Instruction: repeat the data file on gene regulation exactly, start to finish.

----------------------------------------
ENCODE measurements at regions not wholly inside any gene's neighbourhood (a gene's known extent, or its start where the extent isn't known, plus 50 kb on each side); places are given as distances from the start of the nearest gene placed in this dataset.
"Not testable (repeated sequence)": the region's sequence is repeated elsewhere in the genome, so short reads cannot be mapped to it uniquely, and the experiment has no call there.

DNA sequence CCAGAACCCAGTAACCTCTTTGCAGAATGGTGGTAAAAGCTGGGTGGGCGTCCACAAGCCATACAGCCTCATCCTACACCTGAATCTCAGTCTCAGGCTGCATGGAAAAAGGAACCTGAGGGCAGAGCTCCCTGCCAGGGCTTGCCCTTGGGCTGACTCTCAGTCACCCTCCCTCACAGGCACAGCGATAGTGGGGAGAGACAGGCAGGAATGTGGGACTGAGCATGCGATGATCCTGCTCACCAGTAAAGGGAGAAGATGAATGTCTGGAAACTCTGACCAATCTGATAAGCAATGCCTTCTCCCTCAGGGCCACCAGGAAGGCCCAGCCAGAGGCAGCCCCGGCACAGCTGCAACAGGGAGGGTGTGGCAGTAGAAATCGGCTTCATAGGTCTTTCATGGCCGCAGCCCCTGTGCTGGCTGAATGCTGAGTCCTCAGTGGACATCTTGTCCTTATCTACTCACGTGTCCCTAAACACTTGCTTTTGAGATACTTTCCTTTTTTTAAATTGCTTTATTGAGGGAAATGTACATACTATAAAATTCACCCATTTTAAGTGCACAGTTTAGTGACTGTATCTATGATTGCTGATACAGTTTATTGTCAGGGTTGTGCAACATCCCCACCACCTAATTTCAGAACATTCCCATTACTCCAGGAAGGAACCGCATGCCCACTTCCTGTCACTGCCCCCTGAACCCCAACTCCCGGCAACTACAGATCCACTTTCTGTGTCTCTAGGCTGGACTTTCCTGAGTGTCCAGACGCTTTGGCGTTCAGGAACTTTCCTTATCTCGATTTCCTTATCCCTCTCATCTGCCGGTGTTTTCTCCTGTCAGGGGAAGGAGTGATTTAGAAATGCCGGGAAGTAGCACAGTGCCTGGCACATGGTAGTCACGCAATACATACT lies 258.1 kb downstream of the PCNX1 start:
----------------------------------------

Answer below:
ENCODE measurements at regions not wholly inside any gene's neighbourhood (a gene's known extent, or its start where the extent isn't known, plus 50 kb on each side); places are given as distances from the start of the nearest gene placed in this dataset.
"Not testable (repeated sequence)": the region's sequence is repeated elsewhere in the genome, so short reads cannot be mapped to it uniquely, and the experiment has no call there.

DNA sequence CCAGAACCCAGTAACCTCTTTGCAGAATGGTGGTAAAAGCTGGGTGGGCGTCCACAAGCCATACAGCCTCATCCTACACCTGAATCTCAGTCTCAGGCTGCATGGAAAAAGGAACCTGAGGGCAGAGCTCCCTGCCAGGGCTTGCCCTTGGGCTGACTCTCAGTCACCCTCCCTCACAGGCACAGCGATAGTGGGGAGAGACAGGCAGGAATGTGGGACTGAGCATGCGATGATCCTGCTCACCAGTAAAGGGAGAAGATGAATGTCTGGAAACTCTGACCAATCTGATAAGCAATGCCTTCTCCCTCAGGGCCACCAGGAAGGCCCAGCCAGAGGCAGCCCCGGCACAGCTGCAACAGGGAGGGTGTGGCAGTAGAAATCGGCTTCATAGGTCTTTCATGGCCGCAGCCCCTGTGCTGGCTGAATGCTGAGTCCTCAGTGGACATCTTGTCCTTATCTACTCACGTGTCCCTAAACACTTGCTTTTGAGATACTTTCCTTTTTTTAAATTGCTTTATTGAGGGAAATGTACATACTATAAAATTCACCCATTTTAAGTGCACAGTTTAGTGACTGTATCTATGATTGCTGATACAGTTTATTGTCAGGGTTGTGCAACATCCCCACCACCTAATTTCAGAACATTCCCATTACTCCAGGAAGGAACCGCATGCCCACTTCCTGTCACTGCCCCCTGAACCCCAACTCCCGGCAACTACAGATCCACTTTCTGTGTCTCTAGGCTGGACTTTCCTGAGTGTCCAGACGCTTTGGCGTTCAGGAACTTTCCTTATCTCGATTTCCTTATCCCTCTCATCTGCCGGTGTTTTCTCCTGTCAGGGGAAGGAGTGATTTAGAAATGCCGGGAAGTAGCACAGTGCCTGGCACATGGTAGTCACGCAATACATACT lies 258.1 kb downstream of the PCNX1 start: